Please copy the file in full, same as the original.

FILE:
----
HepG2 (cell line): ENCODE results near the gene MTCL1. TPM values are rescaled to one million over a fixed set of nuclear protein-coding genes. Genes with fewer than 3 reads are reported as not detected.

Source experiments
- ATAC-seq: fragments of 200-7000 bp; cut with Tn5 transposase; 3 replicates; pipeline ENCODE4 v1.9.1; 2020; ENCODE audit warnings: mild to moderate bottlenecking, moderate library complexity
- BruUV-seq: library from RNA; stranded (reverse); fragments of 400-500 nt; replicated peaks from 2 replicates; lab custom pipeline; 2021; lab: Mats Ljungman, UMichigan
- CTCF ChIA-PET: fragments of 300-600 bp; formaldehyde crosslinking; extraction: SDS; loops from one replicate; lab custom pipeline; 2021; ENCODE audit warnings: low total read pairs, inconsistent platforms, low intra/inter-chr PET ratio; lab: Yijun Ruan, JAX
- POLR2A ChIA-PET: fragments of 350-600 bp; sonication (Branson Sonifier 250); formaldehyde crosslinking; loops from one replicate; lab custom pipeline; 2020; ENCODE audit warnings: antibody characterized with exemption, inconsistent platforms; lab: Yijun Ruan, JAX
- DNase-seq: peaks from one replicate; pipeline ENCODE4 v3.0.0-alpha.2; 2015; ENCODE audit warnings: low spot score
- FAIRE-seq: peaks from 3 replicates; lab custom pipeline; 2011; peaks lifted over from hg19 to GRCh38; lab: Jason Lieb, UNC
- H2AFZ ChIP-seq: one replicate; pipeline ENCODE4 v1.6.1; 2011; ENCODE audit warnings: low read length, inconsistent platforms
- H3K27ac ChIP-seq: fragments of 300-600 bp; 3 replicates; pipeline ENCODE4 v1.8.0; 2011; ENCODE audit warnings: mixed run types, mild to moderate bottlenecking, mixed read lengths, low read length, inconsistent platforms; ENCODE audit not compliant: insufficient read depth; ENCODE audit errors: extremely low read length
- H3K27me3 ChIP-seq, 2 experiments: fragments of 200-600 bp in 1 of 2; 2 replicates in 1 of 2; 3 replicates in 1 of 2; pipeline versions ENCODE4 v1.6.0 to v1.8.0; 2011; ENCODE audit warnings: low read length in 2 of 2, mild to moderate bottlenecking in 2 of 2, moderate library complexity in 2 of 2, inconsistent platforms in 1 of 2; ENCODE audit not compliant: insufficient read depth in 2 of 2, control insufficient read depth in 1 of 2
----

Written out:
HepG2 (cell line): ENCODE results near the gene MTCL1. TPM values are rescaled to one million over a fixed set of nuclear protein-coding genes. Genes with fewer than 3 reads are reported as not detected.

Source experiments
- ATAC-seq: fragments of 200-7000 bp; cut with Tn5 transposase; 3 replicates; pipeline ENCODE4 v1.9.1; 2020; ENCODE audit warnings: mild to moderate bottlenecking, moderate library complexity
- BruUV-seq: library from RNA; stranded (reverse); fragments of 400-500 nt; replicated peaks from 2 replicates; lab custom pipeline; 2021; lab: Mats Ljungman, UMichigan
- CTCF ChIA-PET: fragments of 300-600 bp; formaldehyde crosslinking; extraction: SDS; loops from one replicate; lab custom pipeline; 2021; ENCODE audit warnings: low total read pairs, inconsistent platforms, low intra/inter-chr PET ratio; lab: Yijun Ruan, JAX
- POLR2A ChIA-PET: fragments of 350-600 bp; sonication (Branson Sonifier 250); formaldehyde crosslinking; loops from one replicate; lab custom pipeline; 2020; ENCODE audit warnings: antibody characterized with exemption, inconsistent platforms; lab: Yijun Ruan, JAX
- DNase-seq: peaks from one replicate; pipeline ENCODE4 v3.0.0-alpha.2; 2015; ENCODE audit warnings: low spot score
- FAIRE-seq: peaks from 3 replicates; lab custom pipeline; 2011; peaks lifted over from hg19 to GRCh38; lab: Jason Lieb, UNC
- H2AFZ ChIP-seq: one replicate; pipeline ENCODE4 v1.6.1; 2011; ENCODE audit warnings: low read length, inconsistent platforms
- H3K27ac ChIP-seq: fragments of 300-600 bp; 3 replicates; pipeline ENCODE4 v1.8.0; 2011; ENCODE audit warnings: mixed run types, mild to moderate bottlenecking, mixed read lengths, low read length, inconsistent platforms; ENCODE audit not compliant: insufficient read depth; ENCODE audit errors: extremely low read length
- H3K27me3 ChIP-seq, 2 experiments: fragments of 200-600 bp in 1 of 2; 2 replicates in 1 of 2; 3 replicates in 1 of 2; pipeline versions ENCODE4 v1.6.0 to v1.8.0; 2011; ENCODE audit warnings: low read length in 2 of 2, mild to moderate bottlenecking in 2 of 2, moderate library complexity in 2 of 2, inconsistent platforms in 1 of 2; ENCODE audit not compliant: insufficient read depth in 2 of 2, control insufficient read depth in 1 of 2